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chilling letter ‘If you take Clarissa to America, I can take Clarissa to heaven’ –  note husband left before drowning daughter (3) and himself

"If you can take Clarissa to America I can take Clarissa to heaven,” Martin McCarthy (50) wrote in a letter to Rebecca Saunders before he drowned their daughter Clarissa at Audley Cove in West Cork on March 5, 2013.

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Martin McCarthy and wife Rebecca with their daughter Clarissa. McCarthy drowned Clarissa and then himself in March, 2013. The two were buried together in Schull, west Cork.

Martin McCarthy and wife Rebecca with their daughter Clarissa. McCarthy drowned Clarissa and then himself in March, 2013. The two were buried together in Schull, west Cork.

Martin McCarthy and wife Rebecca with their daughter Clarissa. McCarthy drowned Clarissa and then himself in March, 2013. The two were buried together in Schull, west Cork.

A farmer who drowned himself and his three-year-old daughter left a chilling note to his American wife, threatening to kill the little girl if the mother returned home to the US without him.

"If you can take Clarissa to America I can take Clarissa to heaven,” Martin McCarthy (50) wrote in a letter to Rebecca Saunders before he drowned their daughter Clarissa at Audley Cove in West Cork on March 5, 2013.

The chilling letter was revealed on RTÉ One’s Claire Byrne Live programme in which Ms Saunders appeared via a video link from Houston, Texas.

The letter was written as Ms Saunders was preparing to divorce her husband before he and their daughter vanished from their home.

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Rebecca Saunders and her daughter Clarissa McCarthy

Rebecca Saunders and her daughter Clarissa McCarthy

Rebecca Saunders and her daughter Clarissa McCarthy

“You can now get on with the rest of your life as mine and Clarissa's is about to end. By the time you will get to read this letter I and Clarissa will be in heaven. You did not realise how much I loved you, I could not see my daughter being raised up by a step father,” it said.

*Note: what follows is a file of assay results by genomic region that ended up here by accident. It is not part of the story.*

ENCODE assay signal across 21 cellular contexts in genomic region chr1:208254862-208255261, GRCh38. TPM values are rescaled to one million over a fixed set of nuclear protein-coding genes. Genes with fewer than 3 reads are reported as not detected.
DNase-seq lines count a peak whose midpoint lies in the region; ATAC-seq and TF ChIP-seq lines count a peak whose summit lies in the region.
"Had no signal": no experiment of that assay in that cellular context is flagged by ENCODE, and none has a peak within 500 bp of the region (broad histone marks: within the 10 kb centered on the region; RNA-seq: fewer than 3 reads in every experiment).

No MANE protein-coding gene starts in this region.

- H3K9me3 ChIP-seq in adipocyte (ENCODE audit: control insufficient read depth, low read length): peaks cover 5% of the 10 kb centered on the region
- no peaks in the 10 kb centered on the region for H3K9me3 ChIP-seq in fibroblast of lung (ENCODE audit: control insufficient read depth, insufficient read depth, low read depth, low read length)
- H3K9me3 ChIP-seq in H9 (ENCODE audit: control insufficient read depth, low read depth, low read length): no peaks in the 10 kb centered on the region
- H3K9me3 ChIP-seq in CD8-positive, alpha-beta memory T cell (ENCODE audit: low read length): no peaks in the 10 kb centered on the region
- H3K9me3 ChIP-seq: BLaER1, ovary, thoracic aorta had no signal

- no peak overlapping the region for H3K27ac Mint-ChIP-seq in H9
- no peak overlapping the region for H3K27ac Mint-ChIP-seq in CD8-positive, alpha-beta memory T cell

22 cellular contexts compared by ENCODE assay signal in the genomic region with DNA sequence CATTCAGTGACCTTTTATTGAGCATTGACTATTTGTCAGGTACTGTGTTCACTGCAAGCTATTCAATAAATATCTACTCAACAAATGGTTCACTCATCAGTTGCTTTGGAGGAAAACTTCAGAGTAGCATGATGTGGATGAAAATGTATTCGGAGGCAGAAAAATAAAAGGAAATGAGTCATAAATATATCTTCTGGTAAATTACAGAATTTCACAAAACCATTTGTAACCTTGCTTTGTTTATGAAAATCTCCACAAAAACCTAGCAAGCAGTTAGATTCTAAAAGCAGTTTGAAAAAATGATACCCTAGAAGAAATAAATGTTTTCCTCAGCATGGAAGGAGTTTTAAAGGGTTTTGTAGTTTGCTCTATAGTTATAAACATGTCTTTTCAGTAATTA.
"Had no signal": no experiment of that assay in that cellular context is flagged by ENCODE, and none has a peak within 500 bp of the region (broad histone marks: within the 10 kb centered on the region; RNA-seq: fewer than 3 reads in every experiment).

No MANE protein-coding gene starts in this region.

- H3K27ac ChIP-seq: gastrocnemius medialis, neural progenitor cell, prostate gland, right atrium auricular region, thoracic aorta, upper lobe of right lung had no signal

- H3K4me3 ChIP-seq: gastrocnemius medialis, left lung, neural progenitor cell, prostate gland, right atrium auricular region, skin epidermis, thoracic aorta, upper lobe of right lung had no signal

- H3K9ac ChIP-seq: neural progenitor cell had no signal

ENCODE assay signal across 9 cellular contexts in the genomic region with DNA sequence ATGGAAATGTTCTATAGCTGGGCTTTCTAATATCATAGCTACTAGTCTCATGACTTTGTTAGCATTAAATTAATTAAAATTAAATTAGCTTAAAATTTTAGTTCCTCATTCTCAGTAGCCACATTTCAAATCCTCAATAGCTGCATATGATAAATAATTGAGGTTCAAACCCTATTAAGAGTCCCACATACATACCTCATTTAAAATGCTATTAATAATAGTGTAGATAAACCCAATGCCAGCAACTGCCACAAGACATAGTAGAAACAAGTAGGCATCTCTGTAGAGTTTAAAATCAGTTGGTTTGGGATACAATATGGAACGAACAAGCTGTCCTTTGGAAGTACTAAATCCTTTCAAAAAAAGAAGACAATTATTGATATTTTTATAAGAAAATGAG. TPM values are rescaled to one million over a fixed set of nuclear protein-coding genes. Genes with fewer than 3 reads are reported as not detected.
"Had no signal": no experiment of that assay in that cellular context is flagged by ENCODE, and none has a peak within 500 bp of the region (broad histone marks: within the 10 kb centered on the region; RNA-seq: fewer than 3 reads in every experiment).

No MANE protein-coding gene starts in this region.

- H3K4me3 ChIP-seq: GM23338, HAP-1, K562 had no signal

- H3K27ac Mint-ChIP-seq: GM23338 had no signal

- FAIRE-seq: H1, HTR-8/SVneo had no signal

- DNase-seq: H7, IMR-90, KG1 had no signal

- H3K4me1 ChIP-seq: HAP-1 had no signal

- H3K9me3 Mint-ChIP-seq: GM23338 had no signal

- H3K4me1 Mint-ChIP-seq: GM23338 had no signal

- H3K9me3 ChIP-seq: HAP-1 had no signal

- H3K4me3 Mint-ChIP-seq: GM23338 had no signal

Ms Saunders, who has since remarried and has two children, reiterated her desire to have her daughter’s body exhumed after she agreed to have them buried together while still in “a fog of grief and shock”.

They were buried in a single coffin at the cemetery next to St Mary's Church in Schull.

But now Ms Saunders said she deeply regrets burying her daughter with “that monster”.

She told the Claire Byrne: “Ever since, ever since Clarissa’s casket was closed and she was lowered down into that grave, I just felt like I had made a very grievous mistake.

"And while I understand the reasons why I decided what I had decided eight years ago, certain circumstances were brought to light that made me realise just how involved Martin’s plan was and I feel like burying them together was a huge mistake.

"I feel like I essentially abandoned her because I am not there any more and the grave and where she’s buried and how she’s buried and who she’s buried with, just gives me a great deal of stress that I would just sleep better, I would be able to function better if I was able to take her home with me.

“I know that, I know that exhuming her is not going to bring her back to me but it will be some small amount of closure. And I hate to use that word but that is what it will be when I can exhume Clarissa, when I can take her home with me. There will be some small amount of closure that I no longer have to think that she’s in the arms of that monster.”

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Meanwhile, Mary Coll and Jaqueline Connolly, the mother and sister respectively of the late Clodagh Hawe, said in a statement to the programme that funeral directors and the clergy should give grieving families more time and space to process their loss before having to decide on funeral or burial arrangements under such horrific circumstances.

Clodagh Hawe (39) and her sons Liam (13), Niall (11) and Ryan (6) were killed by their father Alan Hawe (40) at their home near Ballyjamesduff, Co Cavan, on August 29, 2016. Mr Hawe then took his own life.

“Funeral directors, family liaison officers and members of the clergy should be educated on how to advise families appropriately and respectfully when faced with losing loved ones under such horrific and shocking circumstances. It should be noted that members of the clergy should not be in a position to issue timelines around burials of the deceased, and precedent around burial rituals (within days of death) should not be forced upon the bereaved families.

“It is vital to give people time to process their shock to allow them time to make better and more informed decisions and burial arrangements should be made only on receiving all of the information around the deaths of their loved ones. What happens very quickly in those few short days affects your life forever.

Anyone who wishes to speak to the Samaritans can reach them via freephone at 116 123, via email at jo@samaritans.ie


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